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CGRP; anti-CGRP mAbs for migraine; migraine; therapeutic antibodies


BACKGROUND: Migraine impacts more than 36 million people in the United States and 1 billion people worldwide. Despite the increasing availability of acute and preventive therapies, there is still tremendous unmet need. Potential treatments in development include monoclonal antibodies (mAbs). Appropriate use of these “biologic” treatments will necessitate an understanding of the aspects that distinguish them from traditional medications.

AIM: Many drug classes are prescribed for migraine treatment, but all have limitations. Recently, calcitonin gene-related peptide (CGRP) activity has shown a significant promise as a target for preventive therapy. In this review, we provide an overview of the potential role of CGRP mAbs in migraine, with a focus on their design, pharmacokinetics, safety, and immunogenicity.

CONCLUSIONS: The CGRP mAbs are an innovative new therapy for migraine and address the need for effective and tolerable preventive options. MAbs, including those that target CGRP or its receptor, bind to a target with high specificity and affinity and lead to few off-target adverse effects, although mechanism-based adverse reactions may occur. Unlike other therapeutic antibodies used to treat neurologic disease, CGRP mAbs do not have a target within the immune system and have been designed to avoid altering the immune system. The safety and efficacy of mAbs against CGRP or its receptors are being investigated in clinical development programs, and the first of these therapies has received regulatory approval in the United States.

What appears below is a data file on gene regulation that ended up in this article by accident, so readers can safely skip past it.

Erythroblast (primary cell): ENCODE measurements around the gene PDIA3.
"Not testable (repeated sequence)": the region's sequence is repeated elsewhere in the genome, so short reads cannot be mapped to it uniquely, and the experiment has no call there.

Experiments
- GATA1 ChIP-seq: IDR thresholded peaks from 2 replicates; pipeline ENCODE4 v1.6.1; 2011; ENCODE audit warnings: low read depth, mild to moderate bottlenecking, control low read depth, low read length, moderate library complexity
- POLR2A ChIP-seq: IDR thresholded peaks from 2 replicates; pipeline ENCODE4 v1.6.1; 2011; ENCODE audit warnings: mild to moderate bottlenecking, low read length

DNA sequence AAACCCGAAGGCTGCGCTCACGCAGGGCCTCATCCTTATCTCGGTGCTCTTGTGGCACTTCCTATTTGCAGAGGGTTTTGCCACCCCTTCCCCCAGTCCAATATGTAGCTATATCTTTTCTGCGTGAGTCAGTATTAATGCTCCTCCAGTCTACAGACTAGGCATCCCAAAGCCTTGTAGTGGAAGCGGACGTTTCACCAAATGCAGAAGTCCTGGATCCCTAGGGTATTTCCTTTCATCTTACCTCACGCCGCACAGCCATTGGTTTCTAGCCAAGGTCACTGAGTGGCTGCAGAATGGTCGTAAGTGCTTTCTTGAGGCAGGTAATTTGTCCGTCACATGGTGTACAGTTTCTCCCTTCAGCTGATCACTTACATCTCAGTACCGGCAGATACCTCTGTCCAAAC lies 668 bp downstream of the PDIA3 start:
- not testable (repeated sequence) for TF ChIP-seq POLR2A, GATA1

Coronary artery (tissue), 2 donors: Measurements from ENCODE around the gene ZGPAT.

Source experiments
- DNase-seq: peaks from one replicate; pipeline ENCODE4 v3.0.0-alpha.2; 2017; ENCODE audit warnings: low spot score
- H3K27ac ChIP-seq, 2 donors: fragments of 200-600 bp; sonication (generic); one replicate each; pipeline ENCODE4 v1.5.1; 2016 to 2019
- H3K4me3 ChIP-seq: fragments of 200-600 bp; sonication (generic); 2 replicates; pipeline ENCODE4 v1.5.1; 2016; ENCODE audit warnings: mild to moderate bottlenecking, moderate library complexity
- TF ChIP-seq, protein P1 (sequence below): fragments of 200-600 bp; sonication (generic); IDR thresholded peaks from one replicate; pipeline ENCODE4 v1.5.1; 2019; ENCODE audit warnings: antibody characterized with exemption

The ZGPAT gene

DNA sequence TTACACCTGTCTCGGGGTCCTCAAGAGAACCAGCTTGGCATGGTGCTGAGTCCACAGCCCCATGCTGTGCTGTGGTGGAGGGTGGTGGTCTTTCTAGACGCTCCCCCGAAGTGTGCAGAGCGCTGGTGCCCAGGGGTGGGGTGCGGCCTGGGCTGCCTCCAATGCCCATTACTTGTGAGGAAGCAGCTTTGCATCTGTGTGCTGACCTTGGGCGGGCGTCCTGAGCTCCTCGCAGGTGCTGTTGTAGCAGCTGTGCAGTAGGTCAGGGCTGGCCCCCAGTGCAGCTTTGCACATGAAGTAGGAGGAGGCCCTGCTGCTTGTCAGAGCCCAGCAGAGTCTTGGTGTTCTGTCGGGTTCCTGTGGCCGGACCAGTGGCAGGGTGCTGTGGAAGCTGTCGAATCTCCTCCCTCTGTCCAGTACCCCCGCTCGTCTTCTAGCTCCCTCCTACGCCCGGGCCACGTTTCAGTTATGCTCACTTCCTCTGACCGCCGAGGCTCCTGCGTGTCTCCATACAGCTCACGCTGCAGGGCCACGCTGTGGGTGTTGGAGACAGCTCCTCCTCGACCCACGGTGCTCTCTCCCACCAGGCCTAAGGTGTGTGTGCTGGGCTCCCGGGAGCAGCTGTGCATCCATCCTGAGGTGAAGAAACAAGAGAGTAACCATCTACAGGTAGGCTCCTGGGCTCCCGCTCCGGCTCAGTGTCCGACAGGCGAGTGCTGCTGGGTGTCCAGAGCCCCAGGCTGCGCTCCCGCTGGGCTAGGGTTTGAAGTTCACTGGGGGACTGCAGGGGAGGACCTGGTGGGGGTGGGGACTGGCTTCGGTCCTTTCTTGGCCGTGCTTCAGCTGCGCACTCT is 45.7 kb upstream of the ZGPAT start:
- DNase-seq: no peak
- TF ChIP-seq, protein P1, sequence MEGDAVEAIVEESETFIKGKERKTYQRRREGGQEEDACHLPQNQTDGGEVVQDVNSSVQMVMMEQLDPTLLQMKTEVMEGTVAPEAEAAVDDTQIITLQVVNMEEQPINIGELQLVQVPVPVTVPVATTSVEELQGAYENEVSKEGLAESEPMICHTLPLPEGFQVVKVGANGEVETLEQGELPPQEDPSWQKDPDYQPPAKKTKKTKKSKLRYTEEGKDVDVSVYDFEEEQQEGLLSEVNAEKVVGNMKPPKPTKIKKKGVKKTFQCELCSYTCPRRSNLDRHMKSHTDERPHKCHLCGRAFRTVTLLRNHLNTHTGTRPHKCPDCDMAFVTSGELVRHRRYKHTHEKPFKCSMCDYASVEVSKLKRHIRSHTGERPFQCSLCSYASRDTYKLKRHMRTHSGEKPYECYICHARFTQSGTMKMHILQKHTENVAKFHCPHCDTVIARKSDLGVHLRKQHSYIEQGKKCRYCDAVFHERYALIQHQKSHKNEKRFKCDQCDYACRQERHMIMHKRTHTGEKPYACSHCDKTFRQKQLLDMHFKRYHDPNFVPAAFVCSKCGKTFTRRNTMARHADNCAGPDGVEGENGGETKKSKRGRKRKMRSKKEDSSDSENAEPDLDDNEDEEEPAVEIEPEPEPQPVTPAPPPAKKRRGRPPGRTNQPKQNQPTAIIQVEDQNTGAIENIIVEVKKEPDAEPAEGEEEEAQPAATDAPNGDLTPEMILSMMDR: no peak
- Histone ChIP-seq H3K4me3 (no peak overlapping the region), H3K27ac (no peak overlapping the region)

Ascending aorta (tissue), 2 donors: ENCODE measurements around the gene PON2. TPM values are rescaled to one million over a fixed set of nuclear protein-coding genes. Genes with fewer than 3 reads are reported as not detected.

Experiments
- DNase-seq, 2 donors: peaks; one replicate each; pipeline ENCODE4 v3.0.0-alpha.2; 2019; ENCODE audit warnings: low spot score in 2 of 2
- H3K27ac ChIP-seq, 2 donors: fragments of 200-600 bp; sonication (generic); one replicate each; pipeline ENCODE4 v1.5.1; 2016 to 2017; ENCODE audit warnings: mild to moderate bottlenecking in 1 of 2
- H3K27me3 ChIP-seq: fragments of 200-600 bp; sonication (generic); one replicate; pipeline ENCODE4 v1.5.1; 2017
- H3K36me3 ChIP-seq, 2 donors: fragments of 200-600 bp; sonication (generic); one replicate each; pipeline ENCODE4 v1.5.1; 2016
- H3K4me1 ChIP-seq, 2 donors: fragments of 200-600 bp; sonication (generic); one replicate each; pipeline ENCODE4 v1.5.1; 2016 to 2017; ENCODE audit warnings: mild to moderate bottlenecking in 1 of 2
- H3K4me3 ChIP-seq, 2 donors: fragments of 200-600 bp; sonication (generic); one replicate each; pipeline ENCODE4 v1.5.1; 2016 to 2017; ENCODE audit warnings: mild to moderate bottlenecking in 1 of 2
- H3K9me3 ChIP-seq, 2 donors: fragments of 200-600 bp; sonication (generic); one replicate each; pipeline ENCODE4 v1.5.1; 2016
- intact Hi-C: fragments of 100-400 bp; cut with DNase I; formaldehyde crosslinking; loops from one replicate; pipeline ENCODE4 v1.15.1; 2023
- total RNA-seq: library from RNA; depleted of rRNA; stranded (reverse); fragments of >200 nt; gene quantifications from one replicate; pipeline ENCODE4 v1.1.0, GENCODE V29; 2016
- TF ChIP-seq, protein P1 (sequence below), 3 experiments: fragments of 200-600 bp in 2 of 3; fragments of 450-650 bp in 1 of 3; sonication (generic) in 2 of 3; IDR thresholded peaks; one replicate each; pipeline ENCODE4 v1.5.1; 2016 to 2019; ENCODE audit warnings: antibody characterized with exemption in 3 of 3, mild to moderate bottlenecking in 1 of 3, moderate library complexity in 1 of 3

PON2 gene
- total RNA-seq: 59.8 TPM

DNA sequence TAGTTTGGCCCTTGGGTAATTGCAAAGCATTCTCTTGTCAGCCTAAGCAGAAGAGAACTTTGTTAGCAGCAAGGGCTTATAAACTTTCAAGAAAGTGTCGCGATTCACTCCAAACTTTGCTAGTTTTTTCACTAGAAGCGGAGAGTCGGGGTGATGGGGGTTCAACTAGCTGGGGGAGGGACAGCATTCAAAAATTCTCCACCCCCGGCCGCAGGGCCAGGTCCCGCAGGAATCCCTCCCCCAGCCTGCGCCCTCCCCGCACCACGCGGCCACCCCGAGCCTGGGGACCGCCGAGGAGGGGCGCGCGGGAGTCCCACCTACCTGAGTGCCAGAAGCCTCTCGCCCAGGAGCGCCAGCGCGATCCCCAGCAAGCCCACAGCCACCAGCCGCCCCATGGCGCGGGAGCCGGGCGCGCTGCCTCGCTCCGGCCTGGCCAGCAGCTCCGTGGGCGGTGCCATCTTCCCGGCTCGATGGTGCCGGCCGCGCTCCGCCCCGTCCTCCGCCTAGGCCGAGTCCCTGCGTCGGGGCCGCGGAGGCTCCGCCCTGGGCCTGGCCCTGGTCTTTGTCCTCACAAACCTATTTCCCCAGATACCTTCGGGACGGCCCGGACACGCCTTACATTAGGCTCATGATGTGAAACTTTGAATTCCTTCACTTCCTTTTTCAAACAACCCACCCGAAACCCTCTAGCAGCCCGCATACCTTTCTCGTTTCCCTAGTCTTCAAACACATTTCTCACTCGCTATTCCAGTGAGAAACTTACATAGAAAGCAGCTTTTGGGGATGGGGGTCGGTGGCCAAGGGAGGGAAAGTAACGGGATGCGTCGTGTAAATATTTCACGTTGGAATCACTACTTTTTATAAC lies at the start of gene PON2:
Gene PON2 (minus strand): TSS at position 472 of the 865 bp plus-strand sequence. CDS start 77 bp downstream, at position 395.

Clinical Institute

Neurosciences (Brain & Spine)



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